• This indicates that there is demand for interactive media and that the frequency with whichrespondents engage with interactive media should increase as the supply and quality of theinteractive media improves.The survey had a total of 110 respondents; 72 out of a total 110 survey respondents (65%)are within the age groups of 20-44. The age profile of respondents also supports the generalappeal of interactive media.Further investigation into the 58 respondents who watch video clips occasionally shows that31 out of the 58 respondents, 53.4%, were between the ages of 30 and 44. The table belowbreaks down the age ranges for viewers who occasionally watch interactive clips. Age Groups No. % 20-24 2 3.4% 25-29 1 1.7% 30-34 12 20.7% 35-39 9 15.5% 40-44 10 17.2% 45-49 9 15.5% 50-54 10 17.2% 55-59 4 6.9% 60+ 1 1.7% Table 9 Age profile of respondents who watch video clipsFrom a commercial standpoint the majority of entrepreneurs and owner managers of small tomedium organisations start their business when they are between 30 and 40 years of age.David can continue pitching his mentoring services at entrepreneurs within the 30-40 agegroups and feel comfortable that his material will be watched. 52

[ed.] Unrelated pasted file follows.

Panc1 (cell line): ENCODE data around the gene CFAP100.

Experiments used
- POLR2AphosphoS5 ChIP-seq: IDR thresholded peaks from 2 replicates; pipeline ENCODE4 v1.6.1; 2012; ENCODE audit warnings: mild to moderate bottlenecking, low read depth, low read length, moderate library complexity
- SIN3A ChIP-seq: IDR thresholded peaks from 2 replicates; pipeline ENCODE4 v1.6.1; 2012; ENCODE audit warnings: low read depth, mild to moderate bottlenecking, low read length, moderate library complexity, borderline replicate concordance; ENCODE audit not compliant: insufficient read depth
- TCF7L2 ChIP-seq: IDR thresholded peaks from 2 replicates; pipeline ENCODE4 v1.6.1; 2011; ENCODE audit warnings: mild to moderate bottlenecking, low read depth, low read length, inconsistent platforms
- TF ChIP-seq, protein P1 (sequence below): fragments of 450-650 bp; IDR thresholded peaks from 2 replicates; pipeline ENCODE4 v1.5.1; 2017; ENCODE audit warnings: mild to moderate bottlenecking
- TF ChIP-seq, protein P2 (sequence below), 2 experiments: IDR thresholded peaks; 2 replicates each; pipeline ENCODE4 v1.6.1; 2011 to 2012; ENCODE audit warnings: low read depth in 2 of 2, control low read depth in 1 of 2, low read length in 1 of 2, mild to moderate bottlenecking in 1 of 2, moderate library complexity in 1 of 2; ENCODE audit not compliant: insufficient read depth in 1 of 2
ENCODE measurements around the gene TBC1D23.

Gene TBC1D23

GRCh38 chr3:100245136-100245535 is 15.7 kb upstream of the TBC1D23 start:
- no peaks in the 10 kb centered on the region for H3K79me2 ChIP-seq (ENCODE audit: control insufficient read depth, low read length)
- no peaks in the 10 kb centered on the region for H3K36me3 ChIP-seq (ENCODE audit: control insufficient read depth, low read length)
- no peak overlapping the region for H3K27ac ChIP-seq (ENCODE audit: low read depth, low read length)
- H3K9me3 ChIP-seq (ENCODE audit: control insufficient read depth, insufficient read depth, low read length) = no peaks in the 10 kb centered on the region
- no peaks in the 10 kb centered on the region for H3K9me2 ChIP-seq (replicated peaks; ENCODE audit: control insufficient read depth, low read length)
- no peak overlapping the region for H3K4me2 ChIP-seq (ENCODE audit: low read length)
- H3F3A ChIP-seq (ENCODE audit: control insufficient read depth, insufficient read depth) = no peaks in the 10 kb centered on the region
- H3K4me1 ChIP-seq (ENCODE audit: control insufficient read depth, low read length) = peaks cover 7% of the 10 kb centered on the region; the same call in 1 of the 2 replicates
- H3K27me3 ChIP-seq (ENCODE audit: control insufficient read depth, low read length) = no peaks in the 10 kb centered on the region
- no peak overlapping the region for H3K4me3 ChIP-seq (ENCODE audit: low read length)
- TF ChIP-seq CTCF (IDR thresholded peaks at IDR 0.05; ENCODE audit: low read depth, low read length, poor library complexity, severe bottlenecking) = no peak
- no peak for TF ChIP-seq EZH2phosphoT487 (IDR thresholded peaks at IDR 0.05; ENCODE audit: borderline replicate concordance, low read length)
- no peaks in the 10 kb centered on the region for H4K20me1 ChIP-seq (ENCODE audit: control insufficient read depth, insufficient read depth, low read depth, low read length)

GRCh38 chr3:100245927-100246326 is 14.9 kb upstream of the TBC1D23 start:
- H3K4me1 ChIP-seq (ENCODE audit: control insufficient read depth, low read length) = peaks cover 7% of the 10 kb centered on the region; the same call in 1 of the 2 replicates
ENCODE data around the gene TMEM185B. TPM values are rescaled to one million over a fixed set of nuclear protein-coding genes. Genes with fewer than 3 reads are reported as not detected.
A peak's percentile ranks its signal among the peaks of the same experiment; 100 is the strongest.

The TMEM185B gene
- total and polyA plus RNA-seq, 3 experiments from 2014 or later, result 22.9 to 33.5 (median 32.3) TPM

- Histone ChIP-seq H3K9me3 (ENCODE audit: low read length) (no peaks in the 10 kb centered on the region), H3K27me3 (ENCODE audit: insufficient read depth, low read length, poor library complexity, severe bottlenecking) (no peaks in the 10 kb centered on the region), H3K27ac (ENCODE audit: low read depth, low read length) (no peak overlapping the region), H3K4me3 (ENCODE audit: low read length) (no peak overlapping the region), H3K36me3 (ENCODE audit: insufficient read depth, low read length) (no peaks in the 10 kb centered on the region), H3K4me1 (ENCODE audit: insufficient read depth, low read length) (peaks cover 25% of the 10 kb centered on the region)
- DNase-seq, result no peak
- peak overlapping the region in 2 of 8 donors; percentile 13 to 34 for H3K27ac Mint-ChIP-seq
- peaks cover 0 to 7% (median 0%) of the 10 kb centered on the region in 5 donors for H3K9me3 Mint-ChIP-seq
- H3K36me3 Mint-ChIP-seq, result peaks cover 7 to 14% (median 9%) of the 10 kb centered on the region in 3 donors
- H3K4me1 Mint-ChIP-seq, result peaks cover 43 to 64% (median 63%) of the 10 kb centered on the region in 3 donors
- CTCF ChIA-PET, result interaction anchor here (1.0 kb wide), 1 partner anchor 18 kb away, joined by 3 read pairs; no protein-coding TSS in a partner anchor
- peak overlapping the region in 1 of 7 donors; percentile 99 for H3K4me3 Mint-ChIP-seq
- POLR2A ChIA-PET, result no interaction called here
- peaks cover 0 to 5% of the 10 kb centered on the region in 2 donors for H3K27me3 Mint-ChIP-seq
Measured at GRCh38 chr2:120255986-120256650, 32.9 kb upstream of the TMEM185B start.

• Probing further into general attitudes about how viewers rate interactive media as a way ofgiving advice, Question 5 from the survey asked respondents whether they agreed with thestatement that“Interactive media (video) is a good way to give advice versus other media”.54% of respondents, or 59 responses, agreed with the statement that interactive media was agood way to give advice.The last question on attitude towards the net and interactive media came from the analysis oftwo questions simultaneously. The questions were “Do you watch promotional video clips ifthey are on a website” and “interactive media is a good way to give advice”?Aggregating the statistics from respondents who said they occasionally (once every threemonths) watched interactive media on websites with statistics form the second part of thequestion, respondents who agreed that interactive media is a good way to give advice gave usa total of 35 respondents out of 110 replies which equates to 31.8% of the total respondents.Of those 35 respondents the consultancy profession were the largest sector represented. Thissector had 10 responses out of the total of 35.The consultancy industry is one of the first professions to use communication and mediatechniques to improve the communication of information. These statistics support theprevious demographic analysis of the different professions and the amount of time thoseprofessions spend online developing their business.The age groups most represented from the 35 respondents were the groups from 30-34 and35-39 which had 8 respondents each. 16 respondents represented 14.5% of the totalrespondents. Again this age profiling supports that previous analysis on entrepreneurs andbusiness owner managers tend to be between the ages of 30 and 45. 53